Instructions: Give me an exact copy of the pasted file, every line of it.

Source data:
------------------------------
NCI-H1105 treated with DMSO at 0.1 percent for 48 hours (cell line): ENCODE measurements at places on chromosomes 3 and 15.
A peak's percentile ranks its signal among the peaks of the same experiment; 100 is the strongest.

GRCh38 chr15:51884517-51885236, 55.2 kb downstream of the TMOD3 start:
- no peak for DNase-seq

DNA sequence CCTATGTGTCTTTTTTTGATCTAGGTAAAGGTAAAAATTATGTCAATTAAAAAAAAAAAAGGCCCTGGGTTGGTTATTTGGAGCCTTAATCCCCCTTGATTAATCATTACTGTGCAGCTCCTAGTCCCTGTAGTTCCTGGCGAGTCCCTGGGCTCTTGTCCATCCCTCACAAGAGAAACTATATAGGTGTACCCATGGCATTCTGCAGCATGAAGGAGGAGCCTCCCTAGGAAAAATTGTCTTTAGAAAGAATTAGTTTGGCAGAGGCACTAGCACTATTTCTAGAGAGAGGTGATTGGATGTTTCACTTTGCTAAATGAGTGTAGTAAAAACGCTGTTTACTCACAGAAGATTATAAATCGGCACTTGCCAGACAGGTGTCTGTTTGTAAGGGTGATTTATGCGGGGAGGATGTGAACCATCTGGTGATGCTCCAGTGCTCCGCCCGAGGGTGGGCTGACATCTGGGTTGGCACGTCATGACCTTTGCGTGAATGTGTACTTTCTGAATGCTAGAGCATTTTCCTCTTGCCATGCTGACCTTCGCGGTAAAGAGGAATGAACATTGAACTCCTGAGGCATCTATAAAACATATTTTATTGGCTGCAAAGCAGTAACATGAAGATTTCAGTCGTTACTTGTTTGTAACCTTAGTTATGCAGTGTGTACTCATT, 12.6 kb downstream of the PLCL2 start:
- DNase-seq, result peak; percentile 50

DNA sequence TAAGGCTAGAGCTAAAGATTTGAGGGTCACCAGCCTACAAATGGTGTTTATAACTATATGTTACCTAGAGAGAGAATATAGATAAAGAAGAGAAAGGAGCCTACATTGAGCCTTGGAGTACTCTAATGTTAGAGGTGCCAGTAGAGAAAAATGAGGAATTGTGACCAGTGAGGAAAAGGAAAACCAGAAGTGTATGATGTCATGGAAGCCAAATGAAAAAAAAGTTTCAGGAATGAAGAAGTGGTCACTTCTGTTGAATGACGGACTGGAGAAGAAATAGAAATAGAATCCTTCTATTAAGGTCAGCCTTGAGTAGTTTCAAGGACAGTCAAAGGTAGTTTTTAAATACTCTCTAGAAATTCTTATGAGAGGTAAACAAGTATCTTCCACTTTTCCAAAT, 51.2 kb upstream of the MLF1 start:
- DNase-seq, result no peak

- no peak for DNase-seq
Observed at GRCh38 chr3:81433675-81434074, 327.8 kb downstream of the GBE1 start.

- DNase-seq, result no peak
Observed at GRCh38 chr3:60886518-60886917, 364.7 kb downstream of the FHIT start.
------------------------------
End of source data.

NCI-H1105 treated with DMSO at 0.1 percent for 48 hours (cell line): ENCODE measurements at places on chromosomes 3 and 15.
A peak's percentile ranks its signal among the peaks of the same experiment; 100 is the strongest.

GRCh38 chr15:51884517-51885236, 55.2 kb downstream of the TMOD3 start:
- no peak for DNase-seq

DNA sequence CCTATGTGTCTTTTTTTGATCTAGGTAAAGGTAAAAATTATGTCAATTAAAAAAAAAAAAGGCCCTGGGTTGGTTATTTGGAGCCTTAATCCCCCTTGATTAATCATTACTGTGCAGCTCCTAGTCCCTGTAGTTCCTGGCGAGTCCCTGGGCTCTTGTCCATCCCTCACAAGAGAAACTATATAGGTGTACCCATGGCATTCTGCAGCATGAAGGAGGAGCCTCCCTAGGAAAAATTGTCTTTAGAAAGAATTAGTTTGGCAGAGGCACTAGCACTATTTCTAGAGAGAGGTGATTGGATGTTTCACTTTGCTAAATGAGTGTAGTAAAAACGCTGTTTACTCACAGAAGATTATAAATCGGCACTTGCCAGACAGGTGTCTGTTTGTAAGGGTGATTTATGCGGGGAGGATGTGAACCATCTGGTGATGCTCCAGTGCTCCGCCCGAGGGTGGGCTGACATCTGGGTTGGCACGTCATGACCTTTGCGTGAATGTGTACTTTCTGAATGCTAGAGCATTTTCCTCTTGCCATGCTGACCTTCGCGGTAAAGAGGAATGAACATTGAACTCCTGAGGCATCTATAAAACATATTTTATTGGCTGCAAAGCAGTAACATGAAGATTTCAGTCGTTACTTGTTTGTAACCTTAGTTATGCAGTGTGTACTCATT, 12.6 kb downstream of the PLCL2 start:
- DNase-seq, result peak; percentile 50

DNA sequence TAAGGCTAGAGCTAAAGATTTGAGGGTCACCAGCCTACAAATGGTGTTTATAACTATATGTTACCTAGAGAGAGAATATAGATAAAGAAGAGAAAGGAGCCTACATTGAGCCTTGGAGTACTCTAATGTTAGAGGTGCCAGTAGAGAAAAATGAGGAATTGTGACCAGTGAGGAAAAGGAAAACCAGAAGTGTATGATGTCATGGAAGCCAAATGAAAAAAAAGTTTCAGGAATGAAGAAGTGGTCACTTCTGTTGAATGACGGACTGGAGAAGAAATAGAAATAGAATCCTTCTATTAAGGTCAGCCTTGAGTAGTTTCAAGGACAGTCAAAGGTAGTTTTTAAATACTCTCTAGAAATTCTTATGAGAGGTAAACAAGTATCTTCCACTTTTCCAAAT, 51.2 kb upstream of the MLF1 start:
- DNase-seq, result no peak

- no peak for DNase-seq
Observed at GRCh38 chr3:81433675-81434074, 327.8 kb downstream of the GBE1 start.

- DNase-seq, result no peak
Observed at GRCh38 chr3:60886518-60886917, 364.7 kb downstream of the FHIT start.